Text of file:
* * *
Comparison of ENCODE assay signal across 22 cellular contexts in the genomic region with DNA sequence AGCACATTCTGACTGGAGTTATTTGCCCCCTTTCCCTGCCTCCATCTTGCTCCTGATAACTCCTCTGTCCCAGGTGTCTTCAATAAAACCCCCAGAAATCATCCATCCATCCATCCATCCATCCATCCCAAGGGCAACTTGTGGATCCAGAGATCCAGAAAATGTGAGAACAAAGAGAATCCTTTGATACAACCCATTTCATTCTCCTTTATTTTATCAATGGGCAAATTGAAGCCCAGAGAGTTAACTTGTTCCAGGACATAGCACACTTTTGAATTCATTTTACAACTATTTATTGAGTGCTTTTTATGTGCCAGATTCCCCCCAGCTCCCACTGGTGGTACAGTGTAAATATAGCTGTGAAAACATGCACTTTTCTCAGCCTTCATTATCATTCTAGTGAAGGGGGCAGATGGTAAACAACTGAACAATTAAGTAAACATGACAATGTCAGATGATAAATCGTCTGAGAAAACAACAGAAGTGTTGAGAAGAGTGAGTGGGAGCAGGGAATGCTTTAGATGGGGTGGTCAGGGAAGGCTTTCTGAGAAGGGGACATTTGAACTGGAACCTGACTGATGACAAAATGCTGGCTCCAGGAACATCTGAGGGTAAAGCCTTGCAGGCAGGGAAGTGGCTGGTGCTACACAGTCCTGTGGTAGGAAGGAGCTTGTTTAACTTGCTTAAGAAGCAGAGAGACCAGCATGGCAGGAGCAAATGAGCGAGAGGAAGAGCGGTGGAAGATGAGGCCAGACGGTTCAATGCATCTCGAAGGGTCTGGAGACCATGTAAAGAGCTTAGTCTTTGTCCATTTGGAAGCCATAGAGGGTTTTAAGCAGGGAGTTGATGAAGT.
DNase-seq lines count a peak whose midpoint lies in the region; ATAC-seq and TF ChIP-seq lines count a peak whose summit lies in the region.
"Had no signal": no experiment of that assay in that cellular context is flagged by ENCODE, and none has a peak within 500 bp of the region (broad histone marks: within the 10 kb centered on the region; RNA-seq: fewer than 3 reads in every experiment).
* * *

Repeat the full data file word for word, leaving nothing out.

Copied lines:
Comparison of ENCODE assay signal across 22 cellular contexts in the genomic region with DNA sequence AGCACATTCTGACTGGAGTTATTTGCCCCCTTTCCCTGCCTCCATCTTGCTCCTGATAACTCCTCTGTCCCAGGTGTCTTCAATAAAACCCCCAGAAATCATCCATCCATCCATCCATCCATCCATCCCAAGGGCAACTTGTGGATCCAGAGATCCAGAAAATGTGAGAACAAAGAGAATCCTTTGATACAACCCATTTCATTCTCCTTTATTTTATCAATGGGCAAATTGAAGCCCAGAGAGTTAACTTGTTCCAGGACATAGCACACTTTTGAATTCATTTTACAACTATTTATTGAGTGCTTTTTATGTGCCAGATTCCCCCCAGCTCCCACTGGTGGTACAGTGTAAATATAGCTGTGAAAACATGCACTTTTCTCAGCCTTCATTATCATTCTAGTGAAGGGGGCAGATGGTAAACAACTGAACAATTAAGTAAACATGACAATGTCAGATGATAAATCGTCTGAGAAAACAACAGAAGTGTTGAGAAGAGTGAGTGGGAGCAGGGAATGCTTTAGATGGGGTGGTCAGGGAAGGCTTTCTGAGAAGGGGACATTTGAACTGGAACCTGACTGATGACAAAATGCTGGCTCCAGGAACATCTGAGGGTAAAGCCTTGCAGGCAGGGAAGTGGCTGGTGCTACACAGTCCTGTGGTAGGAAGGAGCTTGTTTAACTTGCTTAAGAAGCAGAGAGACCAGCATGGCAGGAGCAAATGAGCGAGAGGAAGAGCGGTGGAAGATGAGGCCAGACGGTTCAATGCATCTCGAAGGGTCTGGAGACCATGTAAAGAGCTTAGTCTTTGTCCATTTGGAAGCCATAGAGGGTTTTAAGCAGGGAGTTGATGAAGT.
DNase-seq lines count a peak whose midpoint lies in the region; ATAC-seq and TF ChIP-seq lines count a peak whose summit lies in the region.
"Had no signal": no experiment of that assay in that cellular context is flagged by ENCODE, and none has a peak within 500 bp of the region (broad histone marks: within the 10 kb centered on the region; RNA-seq: fewer than 3 reads in every experiment).